First posted 2/12/2009 5:29 p.m.
Just one month into 2009, local officials are already looking at Plan B for the village government’s budget.
Oak Park Village Hall has the final tally for collections on real estate transfer taxes during January, and they’re about 60 percent less than last January.
When a property owner sells real estate in Oak Park, the seller pays $8 for every $1,000 in sale price. When real estate was booming in 2006, the village pulled in more than $358,000 from the tax that January, which is typically a slow month for home sales.
After a steady decline over the past three years, Oak Park collected only $47,208 from the tax this January, the lowest of any month since February 1995, according to the Village Clerk’s Office.
The village collected $2.4 million total last year, compared to $4.7 million in 2006. Oak Park was conservative in estimating that it might take in $2.5 million from the tax this year. But after the lack of activity in January, Village Manager Tom Barwin is worried Oak Park might be lucky to make half of that.
“I think it would be prudent to expect a 50-percent reduction in that revenue source this year, and be pleasantly surprised if it isn’t as drastic as it appears it might be,” he said.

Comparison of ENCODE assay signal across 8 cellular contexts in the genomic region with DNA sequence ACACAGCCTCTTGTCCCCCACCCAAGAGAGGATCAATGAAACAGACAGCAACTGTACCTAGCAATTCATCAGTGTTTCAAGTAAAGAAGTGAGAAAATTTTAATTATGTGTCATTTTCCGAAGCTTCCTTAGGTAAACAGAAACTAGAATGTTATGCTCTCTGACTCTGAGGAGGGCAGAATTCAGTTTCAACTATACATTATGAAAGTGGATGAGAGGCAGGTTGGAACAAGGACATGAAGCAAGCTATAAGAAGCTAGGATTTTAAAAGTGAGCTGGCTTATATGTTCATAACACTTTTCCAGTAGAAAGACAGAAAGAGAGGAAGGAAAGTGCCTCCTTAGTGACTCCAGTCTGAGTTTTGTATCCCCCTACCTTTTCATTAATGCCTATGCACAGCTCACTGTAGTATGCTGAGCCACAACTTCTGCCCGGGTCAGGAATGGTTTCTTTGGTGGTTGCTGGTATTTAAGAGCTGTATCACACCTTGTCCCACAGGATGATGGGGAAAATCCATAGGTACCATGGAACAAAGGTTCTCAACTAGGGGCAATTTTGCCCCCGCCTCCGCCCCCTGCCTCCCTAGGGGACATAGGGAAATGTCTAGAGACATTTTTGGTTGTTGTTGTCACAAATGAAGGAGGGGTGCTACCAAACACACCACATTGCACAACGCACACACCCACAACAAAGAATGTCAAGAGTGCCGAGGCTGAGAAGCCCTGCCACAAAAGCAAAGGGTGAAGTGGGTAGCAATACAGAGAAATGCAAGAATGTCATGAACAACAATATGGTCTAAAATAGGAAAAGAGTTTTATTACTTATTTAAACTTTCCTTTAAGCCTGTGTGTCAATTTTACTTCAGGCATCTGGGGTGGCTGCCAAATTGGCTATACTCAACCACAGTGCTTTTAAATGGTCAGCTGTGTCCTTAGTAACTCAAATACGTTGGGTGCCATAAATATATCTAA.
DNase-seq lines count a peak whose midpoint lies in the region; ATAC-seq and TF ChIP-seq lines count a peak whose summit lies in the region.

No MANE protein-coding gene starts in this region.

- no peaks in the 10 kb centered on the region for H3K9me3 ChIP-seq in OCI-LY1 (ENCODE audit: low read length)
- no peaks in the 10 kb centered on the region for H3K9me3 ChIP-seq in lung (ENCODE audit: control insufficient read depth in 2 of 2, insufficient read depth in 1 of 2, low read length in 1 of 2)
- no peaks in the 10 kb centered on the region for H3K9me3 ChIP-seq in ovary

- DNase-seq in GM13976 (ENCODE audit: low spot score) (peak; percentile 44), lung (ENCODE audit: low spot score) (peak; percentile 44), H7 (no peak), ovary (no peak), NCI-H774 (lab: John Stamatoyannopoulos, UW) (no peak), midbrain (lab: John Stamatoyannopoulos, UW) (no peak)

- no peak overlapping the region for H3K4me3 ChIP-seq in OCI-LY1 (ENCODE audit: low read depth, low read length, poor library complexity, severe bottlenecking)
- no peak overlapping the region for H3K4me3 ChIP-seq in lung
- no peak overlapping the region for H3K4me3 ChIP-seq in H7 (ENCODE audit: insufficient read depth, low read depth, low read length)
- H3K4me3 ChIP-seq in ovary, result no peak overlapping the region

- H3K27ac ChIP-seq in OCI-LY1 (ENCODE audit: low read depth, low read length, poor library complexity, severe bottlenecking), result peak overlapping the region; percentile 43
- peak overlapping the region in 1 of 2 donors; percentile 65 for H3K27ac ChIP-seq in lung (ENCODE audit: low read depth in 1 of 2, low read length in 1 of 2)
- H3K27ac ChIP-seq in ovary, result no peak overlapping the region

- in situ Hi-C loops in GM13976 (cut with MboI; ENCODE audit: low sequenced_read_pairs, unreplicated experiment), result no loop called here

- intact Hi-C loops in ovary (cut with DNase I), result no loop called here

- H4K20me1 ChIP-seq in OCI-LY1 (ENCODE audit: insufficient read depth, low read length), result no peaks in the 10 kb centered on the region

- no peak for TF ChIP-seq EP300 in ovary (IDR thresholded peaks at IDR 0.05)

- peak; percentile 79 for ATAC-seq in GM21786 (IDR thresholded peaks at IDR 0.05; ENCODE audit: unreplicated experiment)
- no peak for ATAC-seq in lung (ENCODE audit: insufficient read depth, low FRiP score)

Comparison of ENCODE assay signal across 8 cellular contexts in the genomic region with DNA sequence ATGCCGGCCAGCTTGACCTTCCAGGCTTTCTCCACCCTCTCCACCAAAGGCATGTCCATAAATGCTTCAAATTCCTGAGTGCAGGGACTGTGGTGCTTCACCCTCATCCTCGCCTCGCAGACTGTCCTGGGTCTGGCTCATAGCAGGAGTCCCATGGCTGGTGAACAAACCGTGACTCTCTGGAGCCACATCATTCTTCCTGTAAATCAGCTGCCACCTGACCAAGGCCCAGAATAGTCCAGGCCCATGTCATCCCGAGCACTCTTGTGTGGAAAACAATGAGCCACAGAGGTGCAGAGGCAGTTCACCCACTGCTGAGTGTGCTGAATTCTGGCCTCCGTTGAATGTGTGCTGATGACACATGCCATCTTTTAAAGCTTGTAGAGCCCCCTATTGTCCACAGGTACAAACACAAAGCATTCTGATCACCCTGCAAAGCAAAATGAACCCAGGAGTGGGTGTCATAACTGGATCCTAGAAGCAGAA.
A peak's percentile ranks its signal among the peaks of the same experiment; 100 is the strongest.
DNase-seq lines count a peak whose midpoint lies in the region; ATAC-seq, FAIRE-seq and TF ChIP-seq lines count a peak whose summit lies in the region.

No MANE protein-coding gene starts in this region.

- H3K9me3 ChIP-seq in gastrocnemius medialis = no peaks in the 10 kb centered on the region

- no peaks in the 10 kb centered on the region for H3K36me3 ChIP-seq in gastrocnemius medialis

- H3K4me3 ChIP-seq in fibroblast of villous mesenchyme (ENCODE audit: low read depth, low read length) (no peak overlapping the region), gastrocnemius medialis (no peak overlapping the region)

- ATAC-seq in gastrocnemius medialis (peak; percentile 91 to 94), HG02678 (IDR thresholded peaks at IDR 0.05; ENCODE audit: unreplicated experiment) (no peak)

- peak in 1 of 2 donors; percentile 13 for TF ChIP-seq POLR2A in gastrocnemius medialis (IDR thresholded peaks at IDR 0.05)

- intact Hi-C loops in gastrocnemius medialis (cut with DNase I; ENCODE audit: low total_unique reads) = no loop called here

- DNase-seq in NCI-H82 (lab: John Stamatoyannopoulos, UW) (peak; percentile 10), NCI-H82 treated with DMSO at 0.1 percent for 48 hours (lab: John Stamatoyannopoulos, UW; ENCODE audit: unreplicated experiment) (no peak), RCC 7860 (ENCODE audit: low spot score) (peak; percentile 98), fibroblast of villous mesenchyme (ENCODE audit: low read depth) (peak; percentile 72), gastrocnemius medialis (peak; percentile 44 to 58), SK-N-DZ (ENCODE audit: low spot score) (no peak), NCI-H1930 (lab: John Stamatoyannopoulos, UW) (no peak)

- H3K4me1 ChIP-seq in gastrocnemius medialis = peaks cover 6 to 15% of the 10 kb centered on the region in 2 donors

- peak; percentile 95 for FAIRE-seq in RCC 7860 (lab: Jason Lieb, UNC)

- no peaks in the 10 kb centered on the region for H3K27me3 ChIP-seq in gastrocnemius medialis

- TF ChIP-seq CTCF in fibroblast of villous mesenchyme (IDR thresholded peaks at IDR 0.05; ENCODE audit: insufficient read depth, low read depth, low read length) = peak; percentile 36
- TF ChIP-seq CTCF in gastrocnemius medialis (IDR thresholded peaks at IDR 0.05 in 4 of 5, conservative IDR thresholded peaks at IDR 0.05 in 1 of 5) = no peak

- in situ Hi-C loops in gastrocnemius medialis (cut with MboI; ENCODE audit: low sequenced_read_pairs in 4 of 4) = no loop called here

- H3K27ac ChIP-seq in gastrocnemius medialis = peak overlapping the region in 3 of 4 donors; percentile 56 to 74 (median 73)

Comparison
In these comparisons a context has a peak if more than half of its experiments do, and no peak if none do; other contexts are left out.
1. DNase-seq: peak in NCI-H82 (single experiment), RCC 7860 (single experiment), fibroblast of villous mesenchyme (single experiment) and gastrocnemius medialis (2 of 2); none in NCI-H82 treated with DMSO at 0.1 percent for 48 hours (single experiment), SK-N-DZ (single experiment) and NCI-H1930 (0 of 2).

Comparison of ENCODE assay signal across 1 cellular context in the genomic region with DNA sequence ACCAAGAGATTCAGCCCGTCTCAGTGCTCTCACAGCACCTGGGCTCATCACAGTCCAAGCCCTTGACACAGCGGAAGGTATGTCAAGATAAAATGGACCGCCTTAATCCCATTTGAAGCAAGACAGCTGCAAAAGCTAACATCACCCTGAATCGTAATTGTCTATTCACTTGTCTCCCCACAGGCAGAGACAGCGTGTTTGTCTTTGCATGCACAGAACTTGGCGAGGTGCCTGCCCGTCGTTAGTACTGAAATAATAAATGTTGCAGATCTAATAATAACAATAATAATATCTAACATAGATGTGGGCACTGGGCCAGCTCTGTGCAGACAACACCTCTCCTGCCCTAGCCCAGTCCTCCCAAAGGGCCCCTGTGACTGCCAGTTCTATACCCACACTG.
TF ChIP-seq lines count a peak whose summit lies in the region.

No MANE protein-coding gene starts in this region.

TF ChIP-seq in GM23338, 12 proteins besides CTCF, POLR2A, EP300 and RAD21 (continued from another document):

To respond to the shortfall, Barwin said Oak Park will likely need to slice $1 million out of this year’s budget. This comes after the village already cut $2.5 million heading into this year to close a $3.1 million deficit, caused partly by slumping tax revenues. Capital improvements and personnel would be the likely source of cuts, the latter accounting for more than 80 percent of village hall’s expenses.
Oak Park is also looking to close transfer tax loopholes that exempt some property owners from paying the tax. There are 21 different exemptions to the transfer tax. According to Barwin, out of 58 real estate transactions last month, 21 were exempt.
The village board was scheduled to discuss an amendment to the real estate transfer tax ordinance on Tuesday night, after this story’s deadline.
Oak Park may also explore initiating new fees, or increasing old ones to raise more revenue. However, Barwin is hesitant to tap residents who are already squeezed by an ailing economy.
“That’s tough, too, because everyone is going through this challenge,” he said.